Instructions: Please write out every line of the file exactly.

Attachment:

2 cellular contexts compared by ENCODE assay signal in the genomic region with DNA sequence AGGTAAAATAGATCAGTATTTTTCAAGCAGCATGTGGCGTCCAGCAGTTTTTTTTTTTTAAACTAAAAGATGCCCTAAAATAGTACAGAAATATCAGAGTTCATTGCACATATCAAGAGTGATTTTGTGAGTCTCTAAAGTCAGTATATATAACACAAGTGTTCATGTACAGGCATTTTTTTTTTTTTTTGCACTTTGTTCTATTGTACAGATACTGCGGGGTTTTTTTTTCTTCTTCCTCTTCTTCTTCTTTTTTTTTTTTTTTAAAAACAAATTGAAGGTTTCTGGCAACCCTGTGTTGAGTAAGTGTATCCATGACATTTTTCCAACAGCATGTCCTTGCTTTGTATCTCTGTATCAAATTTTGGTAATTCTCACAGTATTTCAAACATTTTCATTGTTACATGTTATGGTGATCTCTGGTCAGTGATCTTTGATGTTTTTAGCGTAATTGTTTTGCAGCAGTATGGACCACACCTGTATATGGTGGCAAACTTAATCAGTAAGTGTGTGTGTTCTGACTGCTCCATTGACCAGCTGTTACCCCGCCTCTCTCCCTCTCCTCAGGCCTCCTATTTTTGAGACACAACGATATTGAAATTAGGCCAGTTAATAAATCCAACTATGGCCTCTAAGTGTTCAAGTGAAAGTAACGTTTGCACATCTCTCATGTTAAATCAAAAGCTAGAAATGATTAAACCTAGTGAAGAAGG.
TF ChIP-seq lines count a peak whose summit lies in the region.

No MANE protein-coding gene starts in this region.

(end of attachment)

2 cellular contexts compared by ENCODE assay signal in the genomic region with DNA sequence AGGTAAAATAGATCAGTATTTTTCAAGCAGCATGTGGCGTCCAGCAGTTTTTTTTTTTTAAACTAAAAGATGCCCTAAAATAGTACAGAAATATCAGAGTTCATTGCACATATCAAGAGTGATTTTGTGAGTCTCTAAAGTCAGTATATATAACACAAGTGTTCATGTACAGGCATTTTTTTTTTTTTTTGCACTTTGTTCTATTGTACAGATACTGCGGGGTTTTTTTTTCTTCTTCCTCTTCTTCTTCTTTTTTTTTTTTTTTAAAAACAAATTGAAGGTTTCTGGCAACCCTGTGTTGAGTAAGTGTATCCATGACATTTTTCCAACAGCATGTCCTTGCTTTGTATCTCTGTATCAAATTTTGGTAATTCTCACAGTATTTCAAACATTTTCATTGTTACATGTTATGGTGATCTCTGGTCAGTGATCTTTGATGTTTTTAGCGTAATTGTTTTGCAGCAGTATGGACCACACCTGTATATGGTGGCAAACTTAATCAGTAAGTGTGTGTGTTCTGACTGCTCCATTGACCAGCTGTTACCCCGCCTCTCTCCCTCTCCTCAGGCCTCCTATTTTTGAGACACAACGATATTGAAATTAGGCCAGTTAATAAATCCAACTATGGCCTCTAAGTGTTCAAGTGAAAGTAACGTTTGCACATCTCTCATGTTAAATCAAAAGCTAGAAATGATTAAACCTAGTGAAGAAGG.
TF ChIP-seq lines count a peak whose summit lies in the region.

No MANE protein-coding gene starts in this region.